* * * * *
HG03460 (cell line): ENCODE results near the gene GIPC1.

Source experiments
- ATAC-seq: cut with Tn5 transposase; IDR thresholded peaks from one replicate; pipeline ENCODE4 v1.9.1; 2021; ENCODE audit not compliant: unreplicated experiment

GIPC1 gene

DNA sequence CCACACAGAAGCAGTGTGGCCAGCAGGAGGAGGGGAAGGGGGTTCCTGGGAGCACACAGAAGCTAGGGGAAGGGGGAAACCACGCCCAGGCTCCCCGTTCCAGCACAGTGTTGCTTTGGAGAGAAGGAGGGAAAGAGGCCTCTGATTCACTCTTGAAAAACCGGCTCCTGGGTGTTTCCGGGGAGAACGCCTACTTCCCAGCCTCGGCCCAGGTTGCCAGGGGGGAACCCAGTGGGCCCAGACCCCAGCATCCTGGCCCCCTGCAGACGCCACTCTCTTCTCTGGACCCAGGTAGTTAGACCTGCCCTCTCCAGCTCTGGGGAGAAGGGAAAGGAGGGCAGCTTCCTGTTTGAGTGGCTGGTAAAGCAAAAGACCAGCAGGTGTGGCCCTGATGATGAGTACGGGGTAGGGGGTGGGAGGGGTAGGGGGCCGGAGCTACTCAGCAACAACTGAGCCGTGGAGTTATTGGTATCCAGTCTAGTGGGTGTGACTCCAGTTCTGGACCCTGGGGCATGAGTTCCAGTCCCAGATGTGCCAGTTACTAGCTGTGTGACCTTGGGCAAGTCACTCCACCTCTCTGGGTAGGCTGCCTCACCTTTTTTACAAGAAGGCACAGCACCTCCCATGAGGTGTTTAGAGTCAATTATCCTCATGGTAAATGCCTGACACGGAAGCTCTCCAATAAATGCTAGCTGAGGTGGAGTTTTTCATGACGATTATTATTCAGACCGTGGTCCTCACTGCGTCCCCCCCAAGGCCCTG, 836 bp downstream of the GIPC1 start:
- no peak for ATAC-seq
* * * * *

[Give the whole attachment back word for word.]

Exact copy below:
HG03460 (cell line): ENCODE results near the gene GIPC1.

Source experiments
- ATAC-seq: cut with Tn5 transposase; IDR thresholded peaks from one replicate; pipeline ENCODE4 v1.9.1; 2021; ENCODE audit not compliant: unreplicated experiment

GIPC1 gene

DNA sequence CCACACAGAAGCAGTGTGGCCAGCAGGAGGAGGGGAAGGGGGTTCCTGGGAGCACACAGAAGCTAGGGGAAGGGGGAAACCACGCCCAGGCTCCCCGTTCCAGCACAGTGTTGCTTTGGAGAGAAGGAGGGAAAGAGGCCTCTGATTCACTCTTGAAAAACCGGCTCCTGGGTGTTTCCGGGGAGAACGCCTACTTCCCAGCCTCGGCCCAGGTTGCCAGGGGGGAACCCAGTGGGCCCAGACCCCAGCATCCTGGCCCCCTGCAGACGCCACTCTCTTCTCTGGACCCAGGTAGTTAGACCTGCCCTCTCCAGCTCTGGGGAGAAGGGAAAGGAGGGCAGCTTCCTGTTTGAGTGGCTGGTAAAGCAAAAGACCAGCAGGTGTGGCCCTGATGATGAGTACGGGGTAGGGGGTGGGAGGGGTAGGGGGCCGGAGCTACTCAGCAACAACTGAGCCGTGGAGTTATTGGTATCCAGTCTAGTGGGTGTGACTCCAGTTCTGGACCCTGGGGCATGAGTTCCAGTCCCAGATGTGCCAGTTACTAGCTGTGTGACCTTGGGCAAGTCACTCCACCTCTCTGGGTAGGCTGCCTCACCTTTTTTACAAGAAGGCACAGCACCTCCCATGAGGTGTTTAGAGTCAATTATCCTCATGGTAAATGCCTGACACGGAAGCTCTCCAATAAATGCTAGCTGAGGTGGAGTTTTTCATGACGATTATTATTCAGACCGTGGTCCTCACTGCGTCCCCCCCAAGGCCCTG, 836 bp downstream of the GIPC1 start:
- no peak for ATAC-seq